Empirics

  • Jonathan Liebenau
  • James Backhouse
Chapter
Part of the Macmillan Information Systems Series book series (INSYS)

Abstract

Communications engineers will aim to produce channels which assure clear and unambiguous signals, and to exploit the capacity of every channel fully. When a signal is sent out, there must be a code by which it may be interpreted. Various properties of different types of transmission channels have been identified in communications engineering such as noise, distortion, and redundancy. These properties can be measured and permit the engineer to compare and to evaluate the different channels available. Empirics concerns this transmission of signals, and their coding and decoding by interpreters. In this chapter we will explain the role of the physical and engineering aspects of information within the structure of semiotics.

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Suggested Reading

  1. Cherry, Colin, On Human Communication, Cambridge: MIT Press, 1978. An authoritative survey of the field of communications bringing together diverse subjects such as logic, language, philosophy and engineering. The theoretical base is from Shannon and Weaver.Google Scholar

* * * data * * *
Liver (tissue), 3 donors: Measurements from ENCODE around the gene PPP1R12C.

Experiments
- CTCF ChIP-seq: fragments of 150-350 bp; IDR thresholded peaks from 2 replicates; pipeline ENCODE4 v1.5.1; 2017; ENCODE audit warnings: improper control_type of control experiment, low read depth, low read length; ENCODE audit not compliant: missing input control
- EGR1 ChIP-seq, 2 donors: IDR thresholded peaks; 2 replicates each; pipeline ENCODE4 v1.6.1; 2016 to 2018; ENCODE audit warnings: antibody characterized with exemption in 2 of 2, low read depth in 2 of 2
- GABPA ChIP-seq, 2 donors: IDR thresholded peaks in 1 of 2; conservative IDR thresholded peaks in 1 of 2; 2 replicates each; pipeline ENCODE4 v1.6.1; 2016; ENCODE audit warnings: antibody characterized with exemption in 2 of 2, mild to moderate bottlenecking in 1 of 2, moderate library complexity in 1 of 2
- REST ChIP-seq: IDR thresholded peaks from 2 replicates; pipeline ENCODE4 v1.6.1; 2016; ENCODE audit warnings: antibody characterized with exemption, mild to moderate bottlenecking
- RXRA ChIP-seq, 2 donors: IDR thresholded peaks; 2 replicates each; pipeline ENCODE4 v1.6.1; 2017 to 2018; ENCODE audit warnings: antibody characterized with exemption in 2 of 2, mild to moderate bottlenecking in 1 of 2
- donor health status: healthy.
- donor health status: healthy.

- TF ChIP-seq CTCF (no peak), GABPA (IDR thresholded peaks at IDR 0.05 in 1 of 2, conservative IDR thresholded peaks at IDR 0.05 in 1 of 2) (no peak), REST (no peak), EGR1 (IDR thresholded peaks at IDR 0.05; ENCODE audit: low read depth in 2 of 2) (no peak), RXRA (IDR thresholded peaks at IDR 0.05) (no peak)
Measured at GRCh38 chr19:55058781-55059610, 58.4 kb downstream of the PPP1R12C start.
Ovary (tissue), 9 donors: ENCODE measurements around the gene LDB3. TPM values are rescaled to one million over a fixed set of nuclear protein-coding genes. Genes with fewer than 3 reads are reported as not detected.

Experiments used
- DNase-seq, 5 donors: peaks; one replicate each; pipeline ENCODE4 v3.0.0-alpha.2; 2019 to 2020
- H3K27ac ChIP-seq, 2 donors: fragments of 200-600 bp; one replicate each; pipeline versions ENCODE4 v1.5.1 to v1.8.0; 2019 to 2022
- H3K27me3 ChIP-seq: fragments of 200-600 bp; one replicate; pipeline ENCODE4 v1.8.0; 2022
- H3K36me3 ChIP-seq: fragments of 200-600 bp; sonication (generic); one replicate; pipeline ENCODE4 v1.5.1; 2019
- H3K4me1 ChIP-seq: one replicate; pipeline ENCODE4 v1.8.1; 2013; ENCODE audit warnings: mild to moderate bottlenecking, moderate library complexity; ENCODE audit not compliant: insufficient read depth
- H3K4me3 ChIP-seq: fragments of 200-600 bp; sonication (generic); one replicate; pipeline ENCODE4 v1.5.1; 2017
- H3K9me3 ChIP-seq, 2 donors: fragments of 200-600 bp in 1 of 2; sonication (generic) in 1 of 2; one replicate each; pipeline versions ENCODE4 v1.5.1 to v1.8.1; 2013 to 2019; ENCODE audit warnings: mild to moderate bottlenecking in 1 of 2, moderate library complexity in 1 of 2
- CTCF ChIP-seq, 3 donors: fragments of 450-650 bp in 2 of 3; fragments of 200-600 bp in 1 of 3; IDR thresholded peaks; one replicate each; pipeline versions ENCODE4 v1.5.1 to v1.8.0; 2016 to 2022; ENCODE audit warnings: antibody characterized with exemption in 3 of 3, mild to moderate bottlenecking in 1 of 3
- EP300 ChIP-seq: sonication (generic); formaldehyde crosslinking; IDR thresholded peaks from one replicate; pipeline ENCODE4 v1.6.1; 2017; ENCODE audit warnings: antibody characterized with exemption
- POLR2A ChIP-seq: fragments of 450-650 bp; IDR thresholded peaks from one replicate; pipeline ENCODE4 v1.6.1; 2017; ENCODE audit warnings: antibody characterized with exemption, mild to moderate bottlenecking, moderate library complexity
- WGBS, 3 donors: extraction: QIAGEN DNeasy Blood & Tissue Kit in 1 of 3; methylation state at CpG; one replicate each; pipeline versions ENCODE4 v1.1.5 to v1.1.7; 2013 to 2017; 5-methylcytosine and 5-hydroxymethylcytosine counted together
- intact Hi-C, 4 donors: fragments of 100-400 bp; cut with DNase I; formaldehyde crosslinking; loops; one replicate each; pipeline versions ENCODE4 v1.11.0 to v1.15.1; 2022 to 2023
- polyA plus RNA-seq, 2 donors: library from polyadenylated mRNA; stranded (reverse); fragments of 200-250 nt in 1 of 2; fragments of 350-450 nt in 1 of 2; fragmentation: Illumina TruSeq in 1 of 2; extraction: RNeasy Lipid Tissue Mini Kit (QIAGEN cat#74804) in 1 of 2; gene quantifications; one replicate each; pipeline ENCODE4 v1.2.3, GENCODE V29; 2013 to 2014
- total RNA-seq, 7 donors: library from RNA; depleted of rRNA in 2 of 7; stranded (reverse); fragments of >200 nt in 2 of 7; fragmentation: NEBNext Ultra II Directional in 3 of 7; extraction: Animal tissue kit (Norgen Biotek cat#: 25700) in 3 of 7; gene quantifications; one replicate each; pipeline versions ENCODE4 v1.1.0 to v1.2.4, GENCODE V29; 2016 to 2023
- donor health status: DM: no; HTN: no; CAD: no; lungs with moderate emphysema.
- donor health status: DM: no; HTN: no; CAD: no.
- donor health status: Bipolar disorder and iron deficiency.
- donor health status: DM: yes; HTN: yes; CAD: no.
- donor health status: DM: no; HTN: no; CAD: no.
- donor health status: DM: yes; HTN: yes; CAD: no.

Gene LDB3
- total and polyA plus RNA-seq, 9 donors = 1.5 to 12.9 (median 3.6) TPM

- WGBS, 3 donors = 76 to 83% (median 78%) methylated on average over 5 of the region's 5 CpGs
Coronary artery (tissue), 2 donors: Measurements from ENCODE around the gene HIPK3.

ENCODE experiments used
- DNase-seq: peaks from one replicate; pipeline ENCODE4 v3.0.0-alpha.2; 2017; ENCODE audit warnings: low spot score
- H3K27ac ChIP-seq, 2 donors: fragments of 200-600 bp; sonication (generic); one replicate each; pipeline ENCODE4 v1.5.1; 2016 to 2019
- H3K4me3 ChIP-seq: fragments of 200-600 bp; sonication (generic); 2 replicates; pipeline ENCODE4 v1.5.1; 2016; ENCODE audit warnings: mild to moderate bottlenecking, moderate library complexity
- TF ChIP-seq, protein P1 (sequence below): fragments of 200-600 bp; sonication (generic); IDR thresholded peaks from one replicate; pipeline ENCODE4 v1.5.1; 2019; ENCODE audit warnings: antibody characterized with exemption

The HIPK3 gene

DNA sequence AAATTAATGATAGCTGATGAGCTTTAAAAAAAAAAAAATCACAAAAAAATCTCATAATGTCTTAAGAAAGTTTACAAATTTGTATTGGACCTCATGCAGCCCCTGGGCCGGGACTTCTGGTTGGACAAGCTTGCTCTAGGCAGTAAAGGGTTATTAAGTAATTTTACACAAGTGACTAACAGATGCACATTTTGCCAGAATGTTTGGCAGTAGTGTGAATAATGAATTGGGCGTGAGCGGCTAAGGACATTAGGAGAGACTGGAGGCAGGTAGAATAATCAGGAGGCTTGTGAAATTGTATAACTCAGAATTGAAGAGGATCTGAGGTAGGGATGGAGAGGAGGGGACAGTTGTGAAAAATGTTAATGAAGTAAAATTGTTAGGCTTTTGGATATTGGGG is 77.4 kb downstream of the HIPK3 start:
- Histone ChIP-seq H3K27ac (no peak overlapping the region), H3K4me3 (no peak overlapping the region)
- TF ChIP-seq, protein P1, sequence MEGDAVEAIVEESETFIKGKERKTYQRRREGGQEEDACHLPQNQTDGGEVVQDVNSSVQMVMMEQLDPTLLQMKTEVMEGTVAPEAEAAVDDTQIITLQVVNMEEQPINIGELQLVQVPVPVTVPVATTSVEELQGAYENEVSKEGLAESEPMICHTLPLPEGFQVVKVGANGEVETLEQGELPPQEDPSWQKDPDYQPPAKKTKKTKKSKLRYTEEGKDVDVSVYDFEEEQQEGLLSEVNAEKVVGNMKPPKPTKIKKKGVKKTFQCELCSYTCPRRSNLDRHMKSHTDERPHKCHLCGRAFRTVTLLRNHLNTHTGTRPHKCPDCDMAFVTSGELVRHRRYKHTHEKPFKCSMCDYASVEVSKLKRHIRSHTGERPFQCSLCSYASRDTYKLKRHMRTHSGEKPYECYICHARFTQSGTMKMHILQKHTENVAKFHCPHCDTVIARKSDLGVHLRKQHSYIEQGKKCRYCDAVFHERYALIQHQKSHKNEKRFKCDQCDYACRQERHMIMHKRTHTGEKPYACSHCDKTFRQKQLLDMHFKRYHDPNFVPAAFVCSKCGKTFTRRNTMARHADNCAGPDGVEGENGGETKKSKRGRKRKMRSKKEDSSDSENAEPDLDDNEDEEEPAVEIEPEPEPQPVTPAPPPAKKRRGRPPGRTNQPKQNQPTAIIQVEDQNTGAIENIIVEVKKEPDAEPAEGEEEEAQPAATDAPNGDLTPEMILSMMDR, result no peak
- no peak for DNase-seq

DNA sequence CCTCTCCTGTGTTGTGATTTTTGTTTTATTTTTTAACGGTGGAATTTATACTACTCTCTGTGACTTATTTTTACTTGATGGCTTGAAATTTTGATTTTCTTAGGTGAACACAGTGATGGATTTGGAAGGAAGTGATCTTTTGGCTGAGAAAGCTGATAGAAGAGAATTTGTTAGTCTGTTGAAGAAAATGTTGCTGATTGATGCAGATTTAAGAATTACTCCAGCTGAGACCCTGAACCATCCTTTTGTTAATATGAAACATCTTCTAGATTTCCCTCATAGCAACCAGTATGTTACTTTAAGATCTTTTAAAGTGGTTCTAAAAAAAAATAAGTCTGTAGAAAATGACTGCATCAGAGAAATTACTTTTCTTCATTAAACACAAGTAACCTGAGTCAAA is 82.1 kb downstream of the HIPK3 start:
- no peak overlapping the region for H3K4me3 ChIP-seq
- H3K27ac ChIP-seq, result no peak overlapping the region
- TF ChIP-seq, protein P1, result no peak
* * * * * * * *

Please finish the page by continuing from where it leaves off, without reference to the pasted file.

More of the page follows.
2. Dretske, F., Knowledge and the Flow of Information, Oxford: Basil Blackwell, 1981. Dretske introduces a theory of information derived from the statistical theories of Shannon, but develops to interest those concerned with the relationship between sensory and cognitive processes.Google Scholar
  3. Shannon, C. and Weaver, W., The Mathematical Theory of Communication, Urbana: University of Illinois Press, 1949. This is the classic seminal work on the theory of information approached from the disciplines of mathematics and statistics. It provides an understanding of the tools needed for work at the empirics level.Google Scholar

Copyright information

© J. Liebenau and J. Backhouse 1990

Authors and Affiliations

  • Jonathan Liebenau
    • 1
  • James Backhouse
    • 1
  1. 1.Department of Information SystemsLondon School of EconomicsUK

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